Academic journal article The Qualitative Report

Starting Where You Are: How Race Can Constrain Researchers within the Research Setting

Academic journal article The Qualitative Report

Starting Where You Are: How Race Can Constrain Researchers within the Research Setting

Article excerpt

One can accurately describe the United States as a "total racist society" in which every major aspect of life is shaped to some degree by the core racist realities. (Feagin, 2001, p. 16)

How do mainstream pedagogical approaches to teaching qualitative methods work to silence and marginalize researchers of color? To answer this question, we reflect on our graduate methods training. As full-time faculty members at our respective institutions, we are both charged with training the next generation of qualitative researchers. Thus, the basis of this manuscript emerged through our efforts, as Black women, to transform our own teaching and engagement in research.

Qualitative researchers are often encouraged to reflect on how their backgrounds impact the ways they see the world and how that view impacts the ways in which they conduct research. Thus, as part of studying social worlds, qualitative researchers are urged to "start where you are." They are expected to actively engage in their social worlds in order to provide meaningful linkages between their personal experiences on the one hand and intellectual curiosity on the other. The notion of "starting where you are" comes from the work of Lofland, Snow, Anderson, and Lofland (2006), who maintained that

It is often said among sociologists that, as sociologists, we "make problematic" in our research matters that are problematic in our lives. With the proviso that the connection between self and study may be a subtle and sophisticated one, not all apparent to an outside observer, we would argue that there is considerable truth to this assertion. In fact, much of the best work in sociology and other social sciences-within the fieldwork tradition as well as with other research traditions-is probably grounded in the past and/or current biographies of its creators. That such linkages are not always, perhaps not even usually, publicly acknowledged is understandable; the traditional norms of scholarship do not require that researchers bare their souls, only their procedures. In recent years, however, a number of fieldworkers within anthropology and sociology have bared both their souls and lives in their ethnographic texts. In doing so, they advocated, whether directly or indirectly, not only for starting where you are but staying there and making the personal or biographic the focus of your ethnography. (pp. 11-12)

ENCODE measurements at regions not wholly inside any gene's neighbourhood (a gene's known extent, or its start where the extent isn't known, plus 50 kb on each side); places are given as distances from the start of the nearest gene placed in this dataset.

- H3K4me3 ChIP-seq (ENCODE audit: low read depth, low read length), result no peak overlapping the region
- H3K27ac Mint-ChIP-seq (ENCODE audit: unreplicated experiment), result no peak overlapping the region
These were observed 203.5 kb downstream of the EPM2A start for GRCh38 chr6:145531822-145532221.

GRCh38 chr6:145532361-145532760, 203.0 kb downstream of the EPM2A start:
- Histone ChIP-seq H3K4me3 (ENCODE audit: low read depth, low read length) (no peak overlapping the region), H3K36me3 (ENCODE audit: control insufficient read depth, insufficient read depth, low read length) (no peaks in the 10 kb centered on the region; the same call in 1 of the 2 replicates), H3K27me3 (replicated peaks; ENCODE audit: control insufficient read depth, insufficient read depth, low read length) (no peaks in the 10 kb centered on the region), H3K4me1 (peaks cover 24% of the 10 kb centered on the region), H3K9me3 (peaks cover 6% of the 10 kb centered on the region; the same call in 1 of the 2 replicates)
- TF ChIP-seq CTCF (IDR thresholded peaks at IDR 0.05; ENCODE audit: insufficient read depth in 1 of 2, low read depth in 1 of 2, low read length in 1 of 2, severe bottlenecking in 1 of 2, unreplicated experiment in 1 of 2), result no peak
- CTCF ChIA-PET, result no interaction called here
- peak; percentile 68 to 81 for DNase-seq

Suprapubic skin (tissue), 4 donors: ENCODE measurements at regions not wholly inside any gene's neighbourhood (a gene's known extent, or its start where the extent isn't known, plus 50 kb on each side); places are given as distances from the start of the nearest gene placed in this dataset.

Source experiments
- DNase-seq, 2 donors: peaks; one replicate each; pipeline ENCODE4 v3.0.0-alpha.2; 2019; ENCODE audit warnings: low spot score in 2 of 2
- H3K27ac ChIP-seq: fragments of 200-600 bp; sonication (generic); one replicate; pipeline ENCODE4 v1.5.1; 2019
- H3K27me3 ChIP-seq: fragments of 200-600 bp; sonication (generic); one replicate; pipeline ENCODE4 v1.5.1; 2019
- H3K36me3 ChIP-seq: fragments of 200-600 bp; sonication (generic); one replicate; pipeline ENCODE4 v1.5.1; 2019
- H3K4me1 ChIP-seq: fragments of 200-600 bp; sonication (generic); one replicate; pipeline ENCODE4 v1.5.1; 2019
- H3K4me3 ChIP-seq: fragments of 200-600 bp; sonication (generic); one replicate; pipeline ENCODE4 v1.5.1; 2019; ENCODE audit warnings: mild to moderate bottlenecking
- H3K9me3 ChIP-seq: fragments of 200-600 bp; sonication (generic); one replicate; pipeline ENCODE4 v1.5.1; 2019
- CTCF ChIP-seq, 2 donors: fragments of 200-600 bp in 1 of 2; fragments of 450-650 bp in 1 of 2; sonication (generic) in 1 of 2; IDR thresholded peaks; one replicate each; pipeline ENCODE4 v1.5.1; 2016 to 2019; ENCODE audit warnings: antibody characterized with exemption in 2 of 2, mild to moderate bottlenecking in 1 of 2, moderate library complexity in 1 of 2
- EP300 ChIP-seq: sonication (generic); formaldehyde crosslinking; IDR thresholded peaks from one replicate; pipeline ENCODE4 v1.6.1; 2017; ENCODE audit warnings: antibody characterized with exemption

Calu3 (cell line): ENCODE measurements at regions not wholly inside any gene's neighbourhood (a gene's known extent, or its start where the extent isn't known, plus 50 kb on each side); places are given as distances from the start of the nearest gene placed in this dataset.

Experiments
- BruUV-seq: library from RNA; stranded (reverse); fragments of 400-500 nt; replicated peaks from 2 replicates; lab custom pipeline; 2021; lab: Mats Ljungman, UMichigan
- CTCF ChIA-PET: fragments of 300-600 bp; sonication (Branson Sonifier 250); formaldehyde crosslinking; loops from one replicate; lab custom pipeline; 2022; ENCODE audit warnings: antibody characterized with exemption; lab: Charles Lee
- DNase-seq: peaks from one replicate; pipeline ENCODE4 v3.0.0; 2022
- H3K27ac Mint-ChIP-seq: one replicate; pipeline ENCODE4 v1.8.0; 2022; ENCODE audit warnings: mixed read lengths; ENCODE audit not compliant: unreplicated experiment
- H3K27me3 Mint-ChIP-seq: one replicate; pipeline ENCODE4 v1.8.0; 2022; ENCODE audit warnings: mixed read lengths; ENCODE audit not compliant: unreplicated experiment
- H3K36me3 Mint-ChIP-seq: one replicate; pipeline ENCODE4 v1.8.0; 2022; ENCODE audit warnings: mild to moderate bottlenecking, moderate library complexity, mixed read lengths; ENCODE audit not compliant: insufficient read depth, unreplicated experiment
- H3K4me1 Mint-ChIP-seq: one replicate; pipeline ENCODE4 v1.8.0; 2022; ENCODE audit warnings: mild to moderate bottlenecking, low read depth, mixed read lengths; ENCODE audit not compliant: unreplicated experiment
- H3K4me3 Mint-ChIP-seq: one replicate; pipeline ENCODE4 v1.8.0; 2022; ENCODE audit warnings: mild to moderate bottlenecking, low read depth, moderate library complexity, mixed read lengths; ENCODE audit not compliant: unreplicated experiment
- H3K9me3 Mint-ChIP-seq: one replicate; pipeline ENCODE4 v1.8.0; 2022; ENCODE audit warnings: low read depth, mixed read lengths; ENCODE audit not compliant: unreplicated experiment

In other words, ethnographic fieldwork can offer researchers a place of familiarity. Much of what attracted us both to qualitative approaches was the fact that the field offers a "symbolic home" where we can include the lessons gained from our previous journeys. This is a particularly significant "place" for researchers of color, who often experience feelings of being marginalized throughout their educational experiences (Benton, 2001; Lewis, Chesler, & Forman, 2000). While we agree with Lofland et al.'s notion of qualitative researchers "starting where you are," we contend that the authors fail to acknowledge the ways that researchers' racial and gender statuses influence their interactions within the research setting.

In this manuscript, we argue that teaching qualitative methods must include a reflective period during which teachers and students are asked to recognize the role racial and gender statuses will inevitably have on fieldwork experiences. Likewise, the idea of "starting where you are" requires us to acknowledge that our participants also have a starting point, and participants' perceptions of the researcher and research environments are largely filtered through gendered and racialized lenses.

Advocates of colorblindness argue that the US has achieved the goals set during the Civil Rights Movement. As such, the most efficient way to execute anti-racists practice and policies is to disregard race (Connerly, 2007; Skrentny, 1996). Yet, critics have argued that race conscious policies and practices are necessary to address racial inequalities (Omi & Winant, 2014). …

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